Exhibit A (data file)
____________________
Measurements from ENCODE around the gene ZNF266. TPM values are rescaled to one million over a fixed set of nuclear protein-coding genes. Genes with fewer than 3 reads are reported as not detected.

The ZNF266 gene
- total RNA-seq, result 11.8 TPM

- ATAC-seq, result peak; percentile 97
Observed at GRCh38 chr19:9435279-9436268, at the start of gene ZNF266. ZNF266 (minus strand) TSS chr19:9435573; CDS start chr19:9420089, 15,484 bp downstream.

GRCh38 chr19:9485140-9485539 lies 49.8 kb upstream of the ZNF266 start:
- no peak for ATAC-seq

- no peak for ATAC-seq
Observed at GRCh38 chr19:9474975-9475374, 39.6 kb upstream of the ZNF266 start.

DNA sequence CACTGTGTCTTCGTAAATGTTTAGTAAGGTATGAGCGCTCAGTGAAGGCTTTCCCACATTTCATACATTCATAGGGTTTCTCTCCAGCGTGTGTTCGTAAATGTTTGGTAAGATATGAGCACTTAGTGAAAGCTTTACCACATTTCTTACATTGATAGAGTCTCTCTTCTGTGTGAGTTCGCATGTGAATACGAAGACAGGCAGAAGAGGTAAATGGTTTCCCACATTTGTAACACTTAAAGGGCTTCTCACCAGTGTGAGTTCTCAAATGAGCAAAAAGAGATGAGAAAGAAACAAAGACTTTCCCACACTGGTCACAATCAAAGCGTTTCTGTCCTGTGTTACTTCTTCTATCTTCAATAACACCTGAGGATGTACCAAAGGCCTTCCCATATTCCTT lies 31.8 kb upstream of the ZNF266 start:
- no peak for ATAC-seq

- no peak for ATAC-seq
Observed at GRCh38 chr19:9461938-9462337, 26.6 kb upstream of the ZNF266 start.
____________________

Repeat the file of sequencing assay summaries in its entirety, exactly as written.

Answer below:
Measurements from ENCODE around the gene ZNF266. TPM values are rescaled to one million over a fixed set of nuclear protein-coding genes. Genes with fewer than 3 reads are reported as not detected.

The ZNF266 gene
- total RNA-seq, result 11.8 TPM

- ATAC-seq, result peak; percentile 97
Observed at GRCh38 chr19:9435279-9436268, at the start of gene ZNF266. ZNF266 (minus strand) TSS chr19:9435573; CDS start chr19:9420089, 15,484 bp downstream.

GRCh38 chr19:9485140-9485539 lies 49.8 kb upstream of the ZNF266 start:
- no peak for ATAC-seq

- no peak for ATAC-seq
Observed at GRCh38 chr19:9474975-9475374, 39.6 kb upstream of the ZNF266 start.

DNA sequence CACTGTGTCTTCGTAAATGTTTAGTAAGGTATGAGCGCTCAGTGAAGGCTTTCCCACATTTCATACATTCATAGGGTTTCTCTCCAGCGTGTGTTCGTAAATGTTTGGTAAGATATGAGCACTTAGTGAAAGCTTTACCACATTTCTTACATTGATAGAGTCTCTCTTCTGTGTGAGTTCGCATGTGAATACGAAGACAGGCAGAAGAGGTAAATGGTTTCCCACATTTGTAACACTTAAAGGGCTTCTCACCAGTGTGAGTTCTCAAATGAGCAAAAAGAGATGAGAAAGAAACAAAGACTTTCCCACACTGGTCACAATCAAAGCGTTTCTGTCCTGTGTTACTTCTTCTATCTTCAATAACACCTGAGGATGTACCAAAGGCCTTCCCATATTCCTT lies 31.8 kb upstream of the ZNF266 start:
- no peak for ATAC-seq

- no peak for ATAC-seq
Observed at GRCh38 chr19:9461938-9462337, 26.6 kb upstream of the ZNF266 start.